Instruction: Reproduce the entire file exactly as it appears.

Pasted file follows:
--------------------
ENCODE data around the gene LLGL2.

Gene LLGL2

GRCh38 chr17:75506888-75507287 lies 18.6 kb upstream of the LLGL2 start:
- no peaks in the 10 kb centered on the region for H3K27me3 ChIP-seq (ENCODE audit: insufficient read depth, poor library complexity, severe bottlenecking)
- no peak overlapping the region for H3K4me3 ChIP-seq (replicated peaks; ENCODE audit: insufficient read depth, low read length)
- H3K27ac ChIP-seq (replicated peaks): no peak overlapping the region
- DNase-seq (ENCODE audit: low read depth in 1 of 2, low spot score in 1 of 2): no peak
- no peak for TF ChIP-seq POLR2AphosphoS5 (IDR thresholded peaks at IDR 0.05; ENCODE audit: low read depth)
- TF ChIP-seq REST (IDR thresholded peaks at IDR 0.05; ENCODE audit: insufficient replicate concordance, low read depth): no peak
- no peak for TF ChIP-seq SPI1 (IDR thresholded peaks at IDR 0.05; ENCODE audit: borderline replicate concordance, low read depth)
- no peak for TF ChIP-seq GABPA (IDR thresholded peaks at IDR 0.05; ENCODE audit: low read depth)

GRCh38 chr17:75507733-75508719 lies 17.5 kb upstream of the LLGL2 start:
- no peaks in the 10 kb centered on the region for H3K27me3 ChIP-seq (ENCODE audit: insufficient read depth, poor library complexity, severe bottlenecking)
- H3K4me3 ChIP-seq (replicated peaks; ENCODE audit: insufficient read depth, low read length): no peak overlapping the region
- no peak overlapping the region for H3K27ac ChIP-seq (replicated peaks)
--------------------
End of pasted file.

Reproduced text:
ENCODE data around the gene LLGL2.

Gene LLGL2

GRCh38 chr17:75506888-75507287 lies 18.6 kb upstream of the LLGL2 start:
- no peaks in the 10 kb centered on the region for H3K27me3 ChIP-seq (ENCODE audit: insufficient read depth, poor library complexity, severe bottlenecking)
- no peak overlapping the region for H3K4me3 ChIP-seq (replicated peaks; ENCODE audit: insufficient read depth, low read length)
- H3K27ac ChIP-seq (replicated peaks): no peak overlapping the region
- DNase-seq (ENCODE audit: low read depth in 1 of 2, low spot score in 1 of 2): no peak
- no peak for TF ChIP-seq POLR2AphosphoS5 (IDR thresholded peaks at IDR 0.05; ENCODE audit: low read depth)
- TF ChIP-seq REST (IDR thresholded peaks at IDR 0.05; ENCODE audit: insufficient replicate concordance, low read depth): no peak
- no peak for TF ChIP-seq SPI1 (IDR thresholded peaks at IDR 0.05; ENCODE audit: borderline replicate concordance, low read depth)
- no peak for TF ChIP-seq GABPA (IDR thresholded peaks at IDR 0.05; ENCODE audit: low read depth)

GRCh38 chr17:75507733-75508719 lies 17.5 kb upstream of the LLGL2 start:
- no peaks in the 10 kb centered on the region for H3K27me3 ChIP-seq (ENCODE audit: insufficient read depth, poor library complexity, severe bottlenecking)
- H3K4me3 ChIP-seq (replicated peaks; ENCODE audit: insufficient read depth, low read length): no peak overlapping the region
- no peak overlapping the region for H3K27ac ChIP-seq (replicated peaks)